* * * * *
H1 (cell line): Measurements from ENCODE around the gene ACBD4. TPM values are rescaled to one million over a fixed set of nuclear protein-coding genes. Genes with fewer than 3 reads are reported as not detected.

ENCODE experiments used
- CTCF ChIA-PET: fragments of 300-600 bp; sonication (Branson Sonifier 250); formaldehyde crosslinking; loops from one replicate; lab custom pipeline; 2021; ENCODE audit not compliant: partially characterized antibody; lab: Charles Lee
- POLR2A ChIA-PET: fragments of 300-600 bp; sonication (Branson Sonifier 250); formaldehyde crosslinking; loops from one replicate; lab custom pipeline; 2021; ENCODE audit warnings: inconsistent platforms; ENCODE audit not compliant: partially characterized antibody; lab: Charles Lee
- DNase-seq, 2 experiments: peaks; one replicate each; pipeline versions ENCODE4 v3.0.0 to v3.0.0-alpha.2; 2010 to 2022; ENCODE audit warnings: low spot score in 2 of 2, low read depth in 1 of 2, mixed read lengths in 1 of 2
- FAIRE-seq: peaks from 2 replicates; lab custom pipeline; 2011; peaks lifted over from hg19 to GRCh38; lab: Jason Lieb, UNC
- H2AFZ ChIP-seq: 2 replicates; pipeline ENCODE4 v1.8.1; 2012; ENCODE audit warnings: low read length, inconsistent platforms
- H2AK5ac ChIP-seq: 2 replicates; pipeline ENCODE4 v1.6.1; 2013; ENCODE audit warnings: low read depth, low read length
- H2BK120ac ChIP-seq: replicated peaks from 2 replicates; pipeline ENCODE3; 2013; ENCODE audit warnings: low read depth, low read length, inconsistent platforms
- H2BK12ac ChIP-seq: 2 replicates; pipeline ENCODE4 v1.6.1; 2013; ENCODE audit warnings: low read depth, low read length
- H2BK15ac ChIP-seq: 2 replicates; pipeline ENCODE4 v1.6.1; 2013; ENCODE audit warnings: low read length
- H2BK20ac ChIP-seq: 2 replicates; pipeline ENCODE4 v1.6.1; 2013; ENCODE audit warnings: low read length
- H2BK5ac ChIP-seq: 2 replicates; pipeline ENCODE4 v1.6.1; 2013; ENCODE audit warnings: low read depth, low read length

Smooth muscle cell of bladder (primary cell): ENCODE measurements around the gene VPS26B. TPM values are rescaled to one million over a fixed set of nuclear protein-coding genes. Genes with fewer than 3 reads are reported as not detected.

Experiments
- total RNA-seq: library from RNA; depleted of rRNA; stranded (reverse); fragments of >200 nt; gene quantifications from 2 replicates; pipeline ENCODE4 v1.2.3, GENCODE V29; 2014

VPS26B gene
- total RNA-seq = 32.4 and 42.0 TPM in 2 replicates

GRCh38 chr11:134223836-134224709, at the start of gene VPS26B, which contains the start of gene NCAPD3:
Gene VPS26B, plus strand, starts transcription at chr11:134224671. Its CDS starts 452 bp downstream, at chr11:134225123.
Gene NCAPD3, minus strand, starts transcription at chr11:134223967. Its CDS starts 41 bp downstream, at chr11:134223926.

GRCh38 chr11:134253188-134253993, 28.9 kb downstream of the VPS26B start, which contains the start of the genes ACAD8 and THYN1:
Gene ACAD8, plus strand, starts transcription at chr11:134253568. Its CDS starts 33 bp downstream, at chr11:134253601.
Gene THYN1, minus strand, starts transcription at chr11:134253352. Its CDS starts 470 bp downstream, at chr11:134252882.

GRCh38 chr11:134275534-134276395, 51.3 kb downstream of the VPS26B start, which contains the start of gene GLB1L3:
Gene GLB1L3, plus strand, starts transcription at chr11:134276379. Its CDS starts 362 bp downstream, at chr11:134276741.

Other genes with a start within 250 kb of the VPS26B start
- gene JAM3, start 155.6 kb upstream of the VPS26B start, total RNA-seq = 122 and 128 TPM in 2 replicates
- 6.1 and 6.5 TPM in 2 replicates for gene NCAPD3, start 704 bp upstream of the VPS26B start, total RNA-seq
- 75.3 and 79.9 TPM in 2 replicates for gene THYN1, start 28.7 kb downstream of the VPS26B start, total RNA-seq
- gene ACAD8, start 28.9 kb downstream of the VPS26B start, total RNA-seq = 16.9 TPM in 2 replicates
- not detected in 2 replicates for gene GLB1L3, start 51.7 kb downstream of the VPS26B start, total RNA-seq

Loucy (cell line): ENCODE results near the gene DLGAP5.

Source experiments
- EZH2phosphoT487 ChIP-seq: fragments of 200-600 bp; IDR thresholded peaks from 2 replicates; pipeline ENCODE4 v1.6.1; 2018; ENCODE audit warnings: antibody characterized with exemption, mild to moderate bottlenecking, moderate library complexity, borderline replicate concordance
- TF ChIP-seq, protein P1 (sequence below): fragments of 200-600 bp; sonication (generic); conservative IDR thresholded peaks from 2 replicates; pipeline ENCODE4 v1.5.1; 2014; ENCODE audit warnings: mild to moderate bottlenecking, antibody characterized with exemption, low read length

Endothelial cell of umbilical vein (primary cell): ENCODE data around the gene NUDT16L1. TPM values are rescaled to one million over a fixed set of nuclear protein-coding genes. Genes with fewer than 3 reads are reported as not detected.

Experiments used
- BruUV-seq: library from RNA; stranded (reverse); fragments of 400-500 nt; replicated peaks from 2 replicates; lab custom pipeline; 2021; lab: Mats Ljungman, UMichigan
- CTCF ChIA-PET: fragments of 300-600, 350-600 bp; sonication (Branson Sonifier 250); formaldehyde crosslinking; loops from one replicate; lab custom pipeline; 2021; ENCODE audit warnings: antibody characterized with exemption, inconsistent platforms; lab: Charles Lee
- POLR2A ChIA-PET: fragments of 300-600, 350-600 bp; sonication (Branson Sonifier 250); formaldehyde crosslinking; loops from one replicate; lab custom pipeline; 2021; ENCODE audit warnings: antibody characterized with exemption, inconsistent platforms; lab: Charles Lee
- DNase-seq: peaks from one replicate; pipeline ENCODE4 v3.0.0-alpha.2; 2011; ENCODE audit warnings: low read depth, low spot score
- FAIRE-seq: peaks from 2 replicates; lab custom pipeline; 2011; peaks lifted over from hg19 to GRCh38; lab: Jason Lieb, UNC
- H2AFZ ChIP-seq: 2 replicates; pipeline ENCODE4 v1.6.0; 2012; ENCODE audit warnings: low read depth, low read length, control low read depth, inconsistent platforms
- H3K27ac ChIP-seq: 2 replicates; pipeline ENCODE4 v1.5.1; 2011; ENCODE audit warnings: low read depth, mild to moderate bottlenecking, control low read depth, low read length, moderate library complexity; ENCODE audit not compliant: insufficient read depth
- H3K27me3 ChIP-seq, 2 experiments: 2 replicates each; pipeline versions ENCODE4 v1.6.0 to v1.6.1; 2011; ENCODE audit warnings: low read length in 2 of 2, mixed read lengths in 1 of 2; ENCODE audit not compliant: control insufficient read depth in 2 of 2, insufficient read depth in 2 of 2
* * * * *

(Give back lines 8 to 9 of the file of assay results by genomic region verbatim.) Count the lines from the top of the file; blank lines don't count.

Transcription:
- H2AK5ac ChIP-seq: 2 replicates; pipeline ENCODE4 v1.6.1; 2013; ENCODE audit warnings: low read depth, low read length
- H2BK120ac ChIP-seq: replicated peaks from 2 replicates; pipeline ENCODE3; 2013; ENCODE audit warnings: low read depth, low read length, inconsistent platforms